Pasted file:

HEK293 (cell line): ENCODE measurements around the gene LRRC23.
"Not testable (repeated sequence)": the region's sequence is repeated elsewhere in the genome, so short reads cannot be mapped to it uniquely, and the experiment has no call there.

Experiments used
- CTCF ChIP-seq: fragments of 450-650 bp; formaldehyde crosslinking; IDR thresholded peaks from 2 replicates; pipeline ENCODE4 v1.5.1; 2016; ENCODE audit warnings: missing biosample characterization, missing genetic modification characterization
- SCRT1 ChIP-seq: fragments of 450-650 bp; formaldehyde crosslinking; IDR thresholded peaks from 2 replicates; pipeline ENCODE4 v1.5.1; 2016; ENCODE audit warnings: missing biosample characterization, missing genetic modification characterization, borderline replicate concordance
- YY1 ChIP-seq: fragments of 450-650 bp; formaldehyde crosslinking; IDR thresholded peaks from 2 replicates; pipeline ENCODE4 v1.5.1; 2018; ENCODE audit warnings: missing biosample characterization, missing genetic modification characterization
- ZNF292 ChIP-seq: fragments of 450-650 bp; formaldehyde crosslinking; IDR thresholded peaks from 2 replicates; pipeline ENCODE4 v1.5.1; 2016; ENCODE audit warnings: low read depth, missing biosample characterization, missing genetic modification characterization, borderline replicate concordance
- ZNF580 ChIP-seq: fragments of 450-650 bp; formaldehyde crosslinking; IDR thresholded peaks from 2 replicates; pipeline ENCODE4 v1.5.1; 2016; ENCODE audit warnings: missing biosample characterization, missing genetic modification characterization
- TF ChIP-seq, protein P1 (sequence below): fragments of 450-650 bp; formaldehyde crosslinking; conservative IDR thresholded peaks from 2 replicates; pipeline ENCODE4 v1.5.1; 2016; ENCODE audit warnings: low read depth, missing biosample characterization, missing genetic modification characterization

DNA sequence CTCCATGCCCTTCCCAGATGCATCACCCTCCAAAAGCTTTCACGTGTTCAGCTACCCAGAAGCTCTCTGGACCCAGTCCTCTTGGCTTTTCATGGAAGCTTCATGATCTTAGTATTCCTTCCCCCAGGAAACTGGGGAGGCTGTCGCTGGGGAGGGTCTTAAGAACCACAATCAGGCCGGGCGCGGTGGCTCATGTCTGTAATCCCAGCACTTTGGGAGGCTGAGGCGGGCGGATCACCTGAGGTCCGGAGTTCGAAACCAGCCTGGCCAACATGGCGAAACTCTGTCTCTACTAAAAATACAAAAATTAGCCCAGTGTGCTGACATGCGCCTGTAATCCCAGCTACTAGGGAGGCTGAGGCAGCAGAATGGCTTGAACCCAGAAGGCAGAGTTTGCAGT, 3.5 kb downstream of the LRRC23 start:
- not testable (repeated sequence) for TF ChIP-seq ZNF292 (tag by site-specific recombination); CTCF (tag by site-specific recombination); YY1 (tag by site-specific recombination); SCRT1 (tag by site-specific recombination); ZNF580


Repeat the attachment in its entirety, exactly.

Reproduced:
HEK293 (cell line): ENCODE measurements around the gene LRRC23.
"Not testable (repeated sequence)": the region's sequence is repeated elsewhere in the genome, so short reads cannot be mapped to it uniquely, and the experiment has no call there.

Experiments used
- CTCF ChIP-seq: fragments of 450-650 bp; formaldehyde crosslinking; IDR thresholded peaks from 2 replicates; pipeline ENCODE4 v1.5.1; 2016; ENCODE audit warnings: missing biosample characterization, missing genetic modification characterization
- SCRT1 ChIP-seq: fragments of 450-650 bp; formaldehyde crosslinking; IDR thresholded peaks from 2 replicates; pipeline ENCODE4 v1.5.1; 2016; ENCODE audit warnings: missing biosample characterization, missing genetic modification characterization, borderline replicate concordance
- YY1 ChIP-seq: fragments of 450-650 bp; formaldehyde crosslinking; IDR thresholded peaks from 2 replicates; pipeline ENCODE4 v1.5.1; 2018; ENCODE audit warnings: missing biosample characterization, missing genetic modification characterization
- ZNF292 ChIP-seq: fragments of 450-650 bp; formaldehyde crosslinking; IDR thresholded peaks from 2 replicates; pipeline ENCODE4 v1.5.1; 2016; ENCODE audit warnings: low read depth, missing biosample characterization, missing genetic modification characterization, borderline replicate concordance
- ZNF580 ChIP-seq: fragments of 450-650 bp; formaldehyde crosslinking; IDR thresholded peaks from 2 replicates; pipeline ENCODE4 v1.5.1; 2016; ENCODE audit warnings: missing biosample characterization, missing genetic modification characterization
- TF ChIP-seq, protein P1 (sequence below): fragments of 450-650 bp; formaldehyde crosslinking; conservative IDR thresholded peaks from 2 replicates; pipeline ENCODE4 v1.5.1; 2016; ENCODE audit warnings: low read depth, missing biosample characterization, missing genetic modification characterization

DNA sequence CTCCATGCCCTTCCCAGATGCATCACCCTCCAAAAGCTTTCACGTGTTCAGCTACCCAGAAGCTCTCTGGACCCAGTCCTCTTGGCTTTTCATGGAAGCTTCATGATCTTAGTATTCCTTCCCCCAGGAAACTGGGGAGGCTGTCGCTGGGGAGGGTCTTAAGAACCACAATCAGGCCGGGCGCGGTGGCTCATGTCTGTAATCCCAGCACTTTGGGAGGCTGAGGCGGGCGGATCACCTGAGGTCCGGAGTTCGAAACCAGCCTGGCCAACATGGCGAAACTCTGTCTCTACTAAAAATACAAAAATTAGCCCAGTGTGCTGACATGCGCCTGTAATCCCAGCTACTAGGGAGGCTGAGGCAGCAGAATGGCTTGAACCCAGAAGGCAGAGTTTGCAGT, 3.5 kb downstream of the LRRC23 start:
- not testable (repeated sequence) for TF ChIP-seq ZNF292 (tag by site-specific recombination); CTCF (tag by site-specific recombination); YY1 (tag by site-specific recombination); SCRT1 (tag by site-specific recombination); ZNF580